A Reuters article by Dustin Volz offers a good reminder about the nature of the Internet:
The Federal Bureau of Investigation has used a secretive authority to compel Internet and telecommunications firms to hand over customer data including an individual’s complete web browsing history and records of all online purchases, a court filing released Monday shows.
The documents are believed to be the first time the government has provided details of its so-called national security letters, which are used by the FBI to conduct electronic surveillance without the need for court approval.
Scott Shackford has posted a sample letter on Reason. The government’s requests for this information — and the gag orders that it imposes on the Internet service providers that hand it over — are significant most of all because they illustrate that this data is out there.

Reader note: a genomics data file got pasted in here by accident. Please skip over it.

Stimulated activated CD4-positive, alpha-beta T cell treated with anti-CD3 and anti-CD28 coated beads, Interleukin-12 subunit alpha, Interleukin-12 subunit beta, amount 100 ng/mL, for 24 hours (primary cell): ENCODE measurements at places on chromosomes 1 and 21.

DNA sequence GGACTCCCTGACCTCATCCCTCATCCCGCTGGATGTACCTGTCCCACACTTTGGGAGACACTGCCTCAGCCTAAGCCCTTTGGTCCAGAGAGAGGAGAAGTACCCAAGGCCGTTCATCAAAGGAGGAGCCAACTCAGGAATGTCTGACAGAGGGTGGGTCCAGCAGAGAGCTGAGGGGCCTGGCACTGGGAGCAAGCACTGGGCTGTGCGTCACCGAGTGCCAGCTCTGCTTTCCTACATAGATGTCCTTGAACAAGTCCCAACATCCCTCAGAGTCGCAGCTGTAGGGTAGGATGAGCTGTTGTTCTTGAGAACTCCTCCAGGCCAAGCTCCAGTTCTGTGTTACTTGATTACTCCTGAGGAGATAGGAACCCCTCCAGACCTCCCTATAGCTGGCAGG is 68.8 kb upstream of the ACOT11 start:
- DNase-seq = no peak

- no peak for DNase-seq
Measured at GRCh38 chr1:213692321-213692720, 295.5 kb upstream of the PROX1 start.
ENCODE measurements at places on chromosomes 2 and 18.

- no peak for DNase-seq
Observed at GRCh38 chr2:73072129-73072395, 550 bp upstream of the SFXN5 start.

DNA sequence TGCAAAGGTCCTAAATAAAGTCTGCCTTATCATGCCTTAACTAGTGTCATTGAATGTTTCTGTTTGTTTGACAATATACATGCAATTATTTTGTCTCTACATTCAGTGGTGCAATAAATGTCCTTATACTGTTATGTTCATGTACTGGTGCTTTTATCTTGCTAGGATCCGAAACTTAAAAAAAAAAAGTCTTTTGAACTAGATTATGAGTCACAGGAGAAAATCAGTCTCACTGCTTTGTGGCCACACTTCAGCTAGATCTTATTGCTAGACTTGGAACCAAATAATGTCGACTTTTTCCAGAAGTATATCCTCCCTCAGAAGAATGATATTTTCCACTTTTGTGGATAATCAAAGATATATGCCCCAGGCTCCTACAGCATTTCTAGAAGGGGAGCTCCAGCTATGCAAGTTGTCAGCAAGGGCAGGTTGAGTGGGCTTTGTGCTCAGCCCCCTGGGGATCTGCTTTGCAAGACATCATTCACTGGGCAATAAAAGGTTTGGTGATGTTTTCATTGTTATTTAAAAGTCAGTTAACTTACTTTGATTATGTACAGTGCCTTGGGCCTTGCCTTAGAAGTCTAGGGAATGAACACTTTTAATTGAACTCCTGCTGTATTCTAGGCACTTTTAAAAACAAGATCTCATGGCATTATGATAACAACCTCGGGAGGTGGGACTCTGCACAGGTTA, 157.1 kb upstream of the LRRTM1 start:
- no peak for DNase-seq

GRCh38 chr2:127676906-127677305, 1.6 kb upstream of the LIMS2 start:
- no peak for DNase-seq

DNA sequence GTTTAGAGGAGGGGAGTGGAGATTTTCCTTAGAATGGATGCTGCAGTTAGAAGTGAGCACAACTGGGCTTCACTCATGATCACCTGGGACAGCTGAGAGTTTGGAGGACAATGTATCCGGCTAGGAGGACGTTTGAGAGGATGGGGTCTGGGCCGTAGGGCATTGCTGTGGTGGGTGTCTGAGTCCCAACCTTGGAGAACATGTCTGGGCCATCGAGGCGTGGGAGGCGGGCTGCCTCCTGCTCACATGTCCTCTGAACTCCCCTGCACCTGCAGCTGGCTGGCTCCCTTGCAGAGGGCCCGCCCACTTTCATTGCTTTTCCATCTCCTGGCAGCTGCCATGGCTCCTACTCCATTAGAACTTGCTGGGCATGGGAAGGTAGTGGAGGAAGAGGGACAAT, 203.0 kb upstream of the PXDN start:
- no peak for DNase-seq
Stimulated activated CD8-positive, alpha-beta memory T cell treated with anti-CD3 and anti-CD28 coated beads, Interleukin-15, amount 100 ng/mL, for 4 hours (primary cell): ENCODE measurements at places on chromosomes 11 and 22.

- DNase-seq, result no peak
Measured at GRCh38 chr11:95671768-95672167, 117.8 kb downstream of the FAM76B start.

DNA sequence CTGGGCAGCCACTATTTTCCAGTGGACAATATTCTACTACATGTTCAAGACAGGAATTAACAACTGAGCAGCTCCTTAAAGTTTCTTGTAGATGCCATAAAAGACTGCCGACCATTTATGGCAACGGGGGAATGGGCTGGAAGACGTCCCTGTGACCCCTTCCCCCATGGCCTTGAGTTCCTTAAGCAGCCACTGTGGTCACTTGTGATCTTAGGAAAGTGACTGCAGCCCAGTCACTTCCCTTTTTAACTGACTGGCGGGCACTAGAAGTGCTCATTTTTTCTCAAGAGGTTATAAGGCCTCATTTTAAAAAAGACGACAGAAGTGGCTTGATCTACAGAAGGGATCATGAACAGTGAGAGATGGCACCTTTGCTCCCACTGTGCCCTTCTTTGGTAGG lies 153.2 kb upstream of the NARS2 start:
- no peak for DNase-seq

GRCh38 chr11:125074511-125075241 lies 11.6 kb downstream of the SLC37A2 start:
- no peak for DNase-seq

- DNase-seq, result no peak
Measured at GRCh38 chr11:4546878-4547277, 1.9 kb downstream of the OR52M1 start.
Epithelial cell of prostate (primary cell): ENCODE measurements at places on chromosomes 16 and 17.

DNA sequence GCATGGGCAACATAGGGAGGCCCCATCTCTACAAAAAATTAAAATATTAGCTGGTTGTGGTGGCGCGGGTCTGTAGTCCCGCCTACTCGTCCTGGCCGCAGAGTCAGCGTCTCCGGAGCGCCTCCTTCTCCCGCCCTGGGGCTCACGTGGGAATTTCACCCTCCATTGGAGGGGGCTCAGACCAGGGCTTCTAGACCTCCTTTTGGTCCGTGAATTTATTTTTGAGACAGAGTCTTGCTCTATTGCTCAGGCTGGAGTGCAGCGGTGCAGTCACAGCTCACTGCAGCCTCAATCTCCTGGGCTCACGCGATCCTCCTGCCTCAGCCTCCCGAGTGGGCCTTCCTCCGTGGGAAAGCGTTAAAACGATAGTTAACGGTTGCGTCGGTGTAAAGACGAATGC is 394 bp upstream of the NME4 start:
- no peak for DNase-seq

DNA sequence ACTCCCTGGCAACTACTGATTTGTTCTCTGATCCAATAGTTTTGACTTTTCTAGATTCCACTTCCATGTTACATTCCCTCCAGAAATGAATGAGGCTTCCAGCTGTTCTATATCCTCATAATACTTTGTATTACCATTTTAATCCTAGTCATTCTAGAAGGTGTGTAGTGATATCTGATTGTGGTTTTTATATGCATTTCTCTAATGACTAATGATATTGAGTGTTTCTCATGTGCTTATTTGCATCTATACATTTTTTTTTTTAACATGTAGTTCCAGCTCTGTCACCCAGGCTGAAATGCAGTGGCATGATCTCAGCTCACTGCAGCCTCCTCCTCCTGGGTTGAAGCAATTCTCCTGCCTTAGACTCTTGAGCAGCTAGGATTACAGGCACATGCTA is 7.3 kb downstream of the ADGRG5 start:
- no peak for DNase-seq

What you search for online, what you look at in online stores, what ebooks you read, what Netflix movies you watch (including where you stop, pause, and rewatch, probably)… all of this information is out there. Imagine a spy following you around everywhere and noting everything you say and do. Sure, the likelihood is that the notes will simply disappear into a sea of similar information, but they’re there, and if people with access ever have a reason to review it, the recall is instantaneous.
It’s healthy to disconnect from the Internet for health, psychological, sociological, and spiritual reasons, but privacy should be factored in there, and it’s becoming harder and harder to find.
Once in a while, it’s nice to take some cash out at the bank, drive an older car to the book store, pick up a subversive book, and bring it home to read just to know that nobody knows you own it… at least until face-recognition software is perfected.